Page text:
Risk Factors That May Affect Readmission Rates for Anterior Cervical Fusion in Elderly Patients

Risk Factors That May Affect Readmission Rates for Anterior Cervical Fusion in Elderly Patients

An anterior cervical discectomy and fusion (also known as anterior cervical decompression surgery) are a surgical procedure that involve the removal of a disc in the neck due to either herniation or degeneration. The goal of the procedure is to relieve pressure on the spinal cord or nerve roots and alleviate pain, tingling, and numbness in the limbs. After the disc is removed, a bone graft is put in place to fuse the bones together above and below it to inhibit mobility, stabilize the vertebral column and therefore permanently diminish pain.

 

Anterior Cervical FusionMost elderly patients (aged 65 or older) who undergo an anterior cervical fusion procedure will experience no major issues as a result. The readmission rate for these patients is low. But according to Medicare data, for those elderly patients who do end up being readmitted within 30 days following an anterior cervical fusion, the most common reason for readmission is a hematoma (a solid swelling of clotted blood) or seroma (a pocket of clear serous fluid that can develop after surgery). Over time, unplanned readmission rates following an anterior cervical fusion procedure increased from around 1 percent (at 30 days) to around 14 percent (at 1-year post-op).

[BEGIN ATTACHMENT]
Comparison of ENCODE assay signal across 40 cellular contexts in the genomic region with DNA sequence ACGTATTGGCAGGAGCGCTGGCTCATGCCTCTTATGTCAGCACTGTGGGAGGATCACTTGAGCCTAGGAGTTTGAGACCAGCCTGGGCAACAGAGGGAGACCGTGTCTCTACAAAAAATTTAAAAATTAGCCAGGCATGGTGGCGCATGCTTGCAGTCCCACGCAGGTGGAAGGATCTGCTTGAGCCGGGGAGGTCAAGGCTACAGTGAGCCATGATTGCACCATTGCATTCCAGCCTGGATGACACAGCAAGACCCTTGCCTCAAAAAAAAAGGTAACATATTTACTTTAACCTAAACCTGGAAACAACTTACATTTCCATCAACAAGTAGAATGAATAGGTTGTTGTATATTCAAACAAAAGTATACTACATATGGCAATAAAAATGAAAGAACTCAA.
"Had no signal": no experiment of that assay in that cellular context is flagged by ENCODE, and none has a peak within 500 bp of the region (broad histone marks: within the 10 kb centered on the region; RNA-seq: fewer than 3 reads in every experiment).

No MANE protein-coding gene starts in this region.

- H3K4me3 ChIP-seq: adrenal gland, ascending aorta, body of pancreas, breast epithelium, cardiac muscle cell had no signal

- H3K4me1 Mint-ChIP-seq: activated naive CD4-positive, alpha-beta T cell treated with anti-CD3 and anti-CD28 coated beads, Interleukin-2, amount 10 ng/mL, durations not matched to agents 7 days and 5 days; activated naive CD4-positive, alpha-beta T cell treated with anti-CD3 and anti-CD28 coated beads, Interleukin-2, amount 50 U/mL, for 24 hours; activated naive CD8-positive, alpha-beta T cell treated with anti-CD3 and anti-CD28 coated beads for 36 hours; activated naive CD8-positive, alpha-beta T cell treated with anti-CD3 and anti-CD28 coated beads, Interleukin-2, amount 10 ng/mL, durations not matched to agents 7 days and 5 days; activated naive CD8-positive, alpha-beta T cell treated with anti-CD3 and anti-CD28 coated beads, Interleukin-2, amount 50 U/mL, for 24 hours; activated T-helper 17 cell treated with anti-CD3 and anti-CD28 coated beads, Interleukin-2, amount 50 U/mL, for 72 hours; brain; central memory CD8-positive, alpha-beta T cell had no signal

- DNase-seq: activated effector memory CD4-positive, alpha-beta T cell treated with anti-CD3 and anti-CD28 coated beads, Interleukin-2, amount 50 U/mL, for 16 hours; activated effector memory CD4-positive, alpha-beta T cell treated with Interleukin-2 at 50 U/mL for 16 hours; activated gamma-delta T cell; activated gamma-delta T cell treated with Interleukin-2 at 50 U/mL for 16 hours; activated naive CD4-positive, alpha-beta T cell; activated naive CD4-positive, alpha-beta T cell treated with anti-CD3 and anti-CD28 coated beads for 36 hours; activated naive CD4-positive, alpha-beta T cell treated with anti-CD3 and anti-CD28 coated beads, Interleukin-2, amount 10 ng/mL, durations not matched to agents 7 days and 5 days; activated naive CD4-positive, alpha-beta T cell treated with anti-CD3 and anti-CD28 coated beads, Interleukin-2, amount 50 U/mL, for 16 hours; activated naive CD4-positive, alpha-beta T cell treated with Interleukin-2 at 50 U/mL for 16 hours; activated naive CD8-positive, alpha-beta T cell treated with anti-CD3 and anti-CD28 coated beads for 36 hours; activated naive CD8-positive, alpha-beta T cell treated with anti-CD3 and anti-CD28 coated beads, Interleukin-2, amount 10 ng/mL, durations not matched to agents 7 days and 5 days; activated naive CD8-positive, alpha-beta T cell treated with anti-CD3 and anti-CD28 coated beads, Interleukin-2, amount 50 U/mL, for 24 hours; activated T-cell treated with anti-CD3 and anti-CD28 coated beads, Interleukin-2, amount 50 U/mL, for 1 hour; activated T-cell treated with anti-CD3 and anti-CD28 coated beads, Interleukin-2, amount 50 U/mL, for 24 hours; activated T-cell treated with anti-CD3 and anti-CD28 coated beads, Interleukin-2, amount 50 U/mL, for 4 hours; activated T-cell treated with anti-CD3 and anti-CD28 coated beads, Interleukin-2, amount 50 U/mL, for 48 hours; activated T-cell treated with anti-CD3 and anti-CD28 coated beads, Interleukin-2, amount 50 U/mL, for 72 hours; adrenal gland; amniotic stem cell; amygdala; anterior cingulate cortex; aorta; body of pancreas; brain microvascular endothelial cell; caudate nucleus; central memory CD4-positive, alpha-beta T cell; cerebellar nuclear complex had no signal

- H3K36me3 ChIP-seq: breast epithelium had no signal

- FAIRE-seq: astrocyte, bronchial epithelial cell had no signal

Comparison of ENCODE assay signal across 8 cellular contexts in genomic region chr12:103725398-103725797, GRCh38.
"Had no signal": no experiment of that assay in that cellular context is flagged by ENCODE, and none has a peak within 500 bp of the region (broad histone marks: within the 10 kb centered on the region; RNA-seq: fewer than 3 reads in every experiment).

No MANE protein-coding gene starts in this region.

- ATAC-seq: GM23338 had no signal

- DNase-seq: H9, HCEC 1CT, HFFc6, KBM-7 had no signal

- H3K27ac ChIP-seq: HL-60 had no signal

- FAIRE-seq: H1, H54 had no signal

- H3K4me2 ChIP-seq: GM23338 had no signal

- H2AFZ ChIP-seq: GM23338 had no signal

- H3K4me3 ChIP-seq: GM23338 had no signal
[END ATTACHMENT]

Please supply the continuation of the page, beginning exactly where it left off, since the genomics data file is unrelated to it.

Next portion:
Researchers analyzed Medicare data for 45,248 patients over the age of 65 who underwent one-level or two-level anterior cervical fusion and 12,103 patients who underwent three or more levels of cervical fusion for cervical spondylosis to learn more about readmission and postoperative complications. The specific purpose of the study was to look more closely at readmission rates following surgery at 30 days, 90 days, and 1-year post-op. Investigators also looked for risk factors in the Medicare data that led to readmissions among this age-group to determine that the development of hematomas or seromas were the most significant risk in terms of readmission.

 

Hematomas cause significant swelling and inflammation that can cause nearby organs and tissues to become irritated. This and infection are the primary complications associated with the development of hematomas in the body. For hematomas requiring readmission to the hospital, patients may need to undergo surgery to have it removed or drained. Seromas have a similar treatment trajectory. A seroma is a build-up of tissue fluids in an area of the body where tissue has been removed. They’re a normal response to surgery, and most of them are harmless and can heal naturally, but in some cases, readmission may be necessary to surgically drain it or to do a fine-needle aspiration. Prolonged and ongoing drainage of a seroma can increase the risk of infection, which would delay the healing process.

 

The results of the Medicare study show that readmission rates following this type of surgery, go up slightly over time with only 1 percent to 1.4 percent of patients being readmitted after 30 days, 2.7 percent to 3.6 percent after 90 days, and 13.2 percent to 14.1 percent after 1 year. Noteworthy was the fact that the biggest risk factors for readmission after 30 days included male gender, diabetes, obesity, smoking, and chronic pulmonary disease.



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